Is it so difficult for her to believe a woman can honestly desire sexual relations with a man? She, quite predictably, publicly identifies as a lesbian, which I don't question for a minute- she clearly believes that no woman can, of her own free will and fruition, be enamored with a man. Frankly, while I hold that others have the right to their own opinions, I just can't grasp that- isn't it far more misogynistic to claim that women are so powerless that they don't even know what they themselves want, but have to be defined in terms of what they CAN'T do because of men?
Furthermore, I resent the author's implication that Joss Whedon must abuse his wife. Aside from the controversial claim that Firefly
is misogynist in the first place, I think that's a far cry from saying he mistreats his wife and light years away from calling him a "rapist." I may not know Mr. Whedon personally, but it still disturbs me to see such grave implications levied against a man for what someone believes to be an anti-feminist portrayal of widely-accepted "not nice" characters in a science-fiction Western.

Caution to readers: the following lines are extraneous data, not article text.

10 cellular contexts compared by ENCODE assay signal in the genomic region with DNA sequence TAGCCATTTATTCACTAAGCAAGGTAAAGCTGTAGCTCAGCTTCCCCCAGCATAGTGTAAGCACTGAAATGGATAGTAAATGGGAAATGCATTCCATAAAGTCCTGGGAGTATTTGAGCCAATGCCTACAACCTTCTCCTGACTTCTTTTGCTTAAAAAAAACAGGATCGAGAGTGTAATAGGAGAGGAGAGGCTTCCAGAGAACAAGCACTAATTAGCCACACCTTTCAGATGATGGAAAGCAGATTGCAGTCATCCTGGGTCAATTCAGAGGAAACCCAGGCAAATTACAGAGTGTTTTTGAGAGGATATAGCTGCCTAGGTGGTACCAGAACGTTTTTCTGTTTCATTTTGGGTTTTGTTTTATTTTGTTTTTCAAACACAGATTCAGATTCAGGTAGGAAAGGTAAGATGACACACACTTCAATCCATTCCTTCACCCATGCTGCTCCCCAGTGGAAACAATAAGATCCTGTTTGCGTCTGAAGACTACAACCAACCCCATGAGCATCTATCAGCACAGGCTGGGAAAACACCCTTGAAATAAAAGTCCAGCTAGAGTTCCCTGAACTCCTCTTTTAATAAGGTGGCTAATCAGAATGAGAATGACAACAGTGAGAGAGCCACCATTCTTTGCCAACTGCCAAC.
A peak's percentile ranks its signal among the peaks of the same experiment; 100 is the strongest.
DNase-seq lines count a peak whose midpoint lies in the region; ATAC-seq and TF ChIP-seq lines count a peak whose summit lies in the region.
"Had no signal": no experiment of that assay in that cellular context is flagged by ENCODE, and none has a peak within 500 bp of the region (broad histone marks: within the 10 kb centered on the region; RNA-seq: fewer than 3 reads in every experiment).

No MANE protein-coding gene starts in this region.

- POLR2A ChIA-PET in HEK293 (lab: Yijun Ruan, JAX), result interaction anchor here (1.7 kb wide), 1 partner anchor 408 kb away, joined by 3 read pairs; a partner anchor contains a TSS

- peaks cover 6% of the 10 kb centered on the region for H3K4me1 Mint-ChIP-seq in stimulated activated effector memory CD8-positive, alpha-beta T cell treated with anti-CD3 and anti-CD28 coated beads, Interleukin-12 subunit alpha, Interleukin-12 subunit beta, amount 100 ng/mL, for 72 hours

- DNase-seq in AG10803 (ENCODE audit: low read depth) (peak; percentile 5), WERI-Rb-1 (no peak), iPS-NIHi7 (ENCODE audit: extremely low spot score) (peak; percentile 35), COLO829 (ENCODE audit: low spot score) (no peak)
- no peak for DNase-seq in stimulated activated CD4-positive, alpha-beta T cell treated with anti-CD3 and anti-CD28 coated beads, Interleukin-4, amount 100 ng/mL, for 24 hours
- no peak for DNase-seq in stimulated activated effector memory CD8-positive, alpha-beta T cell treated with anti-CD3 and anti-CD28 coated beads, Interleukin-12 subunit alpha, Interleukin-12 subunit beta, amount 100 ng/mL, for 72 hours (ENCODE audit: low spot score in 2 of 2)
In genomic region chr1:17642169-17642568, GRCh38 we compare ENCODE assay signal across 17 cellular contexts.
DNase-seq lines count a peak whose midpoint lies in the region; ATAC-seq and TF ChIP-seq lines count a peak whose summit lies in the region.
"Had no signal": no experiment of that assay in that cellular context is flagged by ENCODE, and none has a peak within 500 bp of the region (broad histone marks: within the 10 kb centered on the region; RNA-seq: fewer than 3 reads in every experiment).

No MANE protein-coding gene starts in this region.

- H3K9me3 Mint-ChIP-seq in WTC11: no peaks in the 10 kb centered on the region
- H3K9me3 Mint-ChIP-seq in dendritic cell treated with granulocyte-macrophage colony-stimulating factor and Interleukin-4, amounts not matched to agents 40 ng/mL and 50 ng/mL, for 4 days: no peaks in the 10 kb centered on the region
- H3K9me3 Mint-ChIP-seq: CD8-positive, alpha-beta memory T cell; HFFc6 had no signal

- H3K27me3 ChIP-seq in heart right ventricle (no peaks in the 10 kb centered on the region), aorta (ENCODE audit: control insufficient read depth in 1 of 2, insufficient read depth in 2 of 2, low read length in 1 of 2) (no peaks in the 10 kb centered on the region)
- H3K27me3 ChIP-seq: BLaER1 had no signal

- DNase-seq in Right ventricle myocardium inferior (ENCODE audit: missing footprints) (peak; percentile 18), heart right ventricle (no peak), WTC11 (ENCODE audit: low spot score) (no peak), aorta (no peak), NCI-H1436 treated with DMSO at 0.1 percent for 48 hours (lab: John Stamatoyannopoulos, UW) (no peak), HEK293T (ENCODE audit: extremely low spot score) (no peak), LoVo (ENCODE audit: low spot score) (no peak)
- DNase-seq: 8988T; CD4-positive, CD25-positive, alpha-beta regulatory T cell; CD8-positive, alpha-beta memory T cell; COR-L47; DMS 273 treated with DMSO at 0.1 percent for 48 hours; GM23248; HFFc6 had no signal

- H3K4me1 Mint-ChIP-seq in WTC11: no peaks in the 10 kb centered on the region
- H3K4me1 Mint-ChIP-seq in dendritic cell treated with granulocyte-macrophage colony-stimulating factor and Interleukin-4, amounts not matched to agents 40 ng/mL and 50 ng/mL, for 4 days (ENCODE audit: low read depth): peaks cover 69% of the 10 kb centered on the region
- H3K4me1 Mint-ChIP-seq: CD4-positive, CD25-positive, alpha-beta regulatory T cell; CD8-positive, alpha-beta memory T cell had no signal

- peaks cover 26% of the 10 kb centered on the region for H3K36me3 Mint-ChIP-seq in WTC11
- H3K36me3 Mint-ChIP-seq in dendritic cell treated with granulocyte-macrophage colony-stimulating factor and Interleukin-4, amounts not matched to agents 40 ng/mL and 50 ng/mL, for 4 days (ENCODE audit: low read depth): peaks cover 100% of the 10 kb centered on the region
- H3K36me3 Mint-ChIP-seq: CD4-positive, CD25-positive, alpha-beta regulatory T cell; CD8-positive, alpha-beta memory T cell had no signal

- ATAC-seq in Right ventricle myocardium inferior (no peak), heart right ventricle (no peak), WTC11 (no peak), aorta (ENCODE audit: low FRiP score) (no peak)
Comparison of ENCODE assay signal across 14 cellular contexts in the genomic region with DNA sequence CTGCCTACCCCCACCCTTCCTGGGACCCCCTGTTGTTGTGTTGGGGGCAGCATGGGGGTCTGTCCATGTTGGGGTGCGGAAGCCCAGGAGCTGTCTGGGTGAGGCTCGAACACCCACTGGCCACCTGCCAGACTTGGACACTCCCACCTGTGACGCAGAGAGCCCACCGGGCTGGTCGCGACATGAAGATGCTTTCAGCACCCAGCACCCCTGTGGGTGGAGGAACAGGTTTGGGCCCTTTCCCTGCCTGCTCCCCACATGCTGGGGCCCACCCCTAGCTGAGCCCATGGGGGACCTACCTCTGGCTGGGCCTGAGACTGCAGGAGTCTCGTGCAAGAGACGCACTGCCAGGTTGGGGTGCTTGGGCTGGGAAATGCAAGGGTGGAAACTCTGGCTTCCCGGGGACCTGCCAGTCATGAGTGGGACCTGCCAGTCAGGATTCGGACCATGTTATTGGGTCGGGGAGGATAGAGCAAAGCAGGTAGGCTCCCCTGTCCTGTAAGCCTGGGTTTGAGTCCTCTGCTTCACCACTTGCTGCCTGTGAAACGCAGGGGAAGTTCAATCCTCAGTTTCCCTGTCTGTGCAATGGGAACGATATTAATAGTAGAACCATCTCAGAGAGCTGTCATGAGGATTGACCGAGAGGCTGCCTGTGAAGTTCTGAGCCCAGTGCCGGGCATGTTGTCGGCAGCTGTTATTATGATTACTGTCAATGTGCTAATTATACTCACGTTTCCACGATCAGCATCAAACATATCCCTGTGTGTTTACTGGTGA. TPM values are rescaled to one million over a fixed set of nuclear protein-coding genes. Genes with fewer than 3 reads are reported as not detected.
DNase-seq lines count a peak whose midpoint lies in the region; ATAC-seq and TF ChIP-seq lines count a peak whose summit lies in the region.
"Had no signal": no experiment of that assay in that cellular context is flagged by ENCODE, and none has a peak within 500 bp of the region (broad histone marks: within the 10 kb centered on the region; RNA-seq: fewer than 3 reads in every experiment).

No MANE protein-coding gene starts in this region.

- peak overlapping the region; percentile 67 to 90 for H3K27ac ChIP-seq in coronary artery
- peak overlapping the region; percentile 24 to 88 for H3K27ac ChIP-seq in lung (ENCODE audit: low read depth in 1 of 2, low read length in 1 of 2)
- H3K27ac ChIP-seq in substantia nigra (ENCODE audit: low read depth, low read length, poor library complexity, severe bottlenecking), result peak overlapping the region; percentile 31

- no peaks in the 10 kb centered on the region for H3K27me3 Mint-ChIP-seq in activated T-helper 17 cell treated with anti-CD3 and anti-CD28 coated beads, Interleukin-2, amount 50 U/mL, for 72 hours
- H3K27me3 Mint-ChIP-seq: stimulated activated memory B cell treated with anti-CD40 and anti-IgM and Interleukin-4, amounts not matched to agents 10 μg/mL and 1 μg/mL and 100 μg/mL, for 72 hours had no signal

While I believe men and women are of equal worth and value, I will never subscribe to modern-day feminism, which is really a masked call for feminist supremacy, wrapped in a veil of equality and good intentions. I feel the same way about some factions of the gay rights movement- while I fully support the equality of homosexual, bisexual, and transgendered individuals to their heterosexual counterparts, I have some issue with the type who go around wearing shirts that say "straight people scare me." I've always envisioned the fight for equality as a noble endeavor for equal treatment, despite minority status or a general perception of inferiority. Sometimes, these days, it seems as if it has become a fight to legitimize the minority and not be equal to, but to be considered superior to the "majority."
It begs the question just how secure these people are in their own identities. My own identity is none too common- and proudly proclaimed in my profile. You may not like it, but I don't need you to accept it for it to be right for me. I am who I am, regardless of who determines it to be valid or shuns me for my labels. I don't need to fight a battle to make myself better than those who put me down know- doesn't that make me just as bad as them? If I am to fight against the dominant paradigm, what right do I have to take it over and belittle those who used to put me down? It reminds me of the Myth of the Moundbuilders